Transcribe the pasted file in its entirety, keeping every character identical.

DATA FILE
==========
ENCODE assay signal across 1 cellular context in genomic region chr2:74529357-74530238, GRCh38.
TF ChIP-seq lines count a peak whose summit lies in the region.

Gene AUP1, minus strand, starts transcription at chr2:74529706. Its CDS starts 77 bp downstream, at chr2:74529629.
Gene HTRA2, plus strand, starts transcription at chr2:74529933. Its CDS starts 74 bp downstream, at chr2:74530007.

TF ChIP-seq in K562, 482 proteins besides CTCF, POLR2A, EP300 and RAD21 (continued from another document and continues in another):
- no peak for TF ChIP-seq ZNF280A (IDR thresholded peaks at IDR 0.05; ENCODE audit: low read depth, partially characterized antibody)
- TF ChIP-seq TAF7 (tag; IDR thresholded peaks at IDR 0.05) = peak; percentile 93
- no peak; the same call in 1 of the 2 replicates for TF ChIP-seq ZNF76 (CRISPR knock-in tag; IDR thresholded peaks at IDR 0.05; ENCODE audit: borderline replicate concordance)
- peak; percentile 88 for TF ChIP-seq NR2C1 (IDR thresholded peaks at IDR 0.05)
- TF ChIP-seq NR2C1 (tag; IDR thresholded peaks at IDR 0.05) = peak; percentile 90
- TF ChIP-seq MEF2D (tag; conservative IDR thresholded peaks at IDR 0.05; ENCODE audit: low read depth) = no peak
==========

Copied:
ENCODE assay signal across 1 cellular context in genomic region chr2:74529357-74530238, GRCh38.
TF ChIP-seq lines count a peak whose summit lies in the region.

Gene AUP1, minus strand, starts transcription at chr2:74529706. Its CDS starts 77 bp downstream, at chr2:74529629.
Gene HTRA2, plus strand, starts transcription at chr2:74529933. Its CDS starts 74 bp downstream, at chr2:74530007.

TF ChIP-seq in K562, 482 proteins besides CTCF, POLR2A, EP300 and RAD21 (continued from another document and continues in another):
- no peak for TF ChIP-seq ZNF280A (IDR thresholded peaks at IDR 0.05; ENCODE audit: low read depth, partially characterized antibody)
- TF ChIP-seq TAF7 (tag; IDR thresholded peaks at IDR 0.05) = peak; percentile 93
- no peak; the same call in 1 of the 2 replicates for TF ChIP-seq ZNF76 (CRISPR knock-in tag; IDR thresholded peaks at IDR 0.05; ENCODE audit: borderline replicate concordance)
- peak; percentile 88 for TF ChIP-seq NR2C1 (IDR thresholded peaks at IDR 0.05)
- TF ChIP-seq NR2C1 (tag; IDR thresholded peaks at IDR 0.05) = peak; percentile 90
- TF ChIP-seq MEF2D (tag; conservative IDR thresholded peaks at IDR 0.05; ENCODE audit: low read depth) = no peak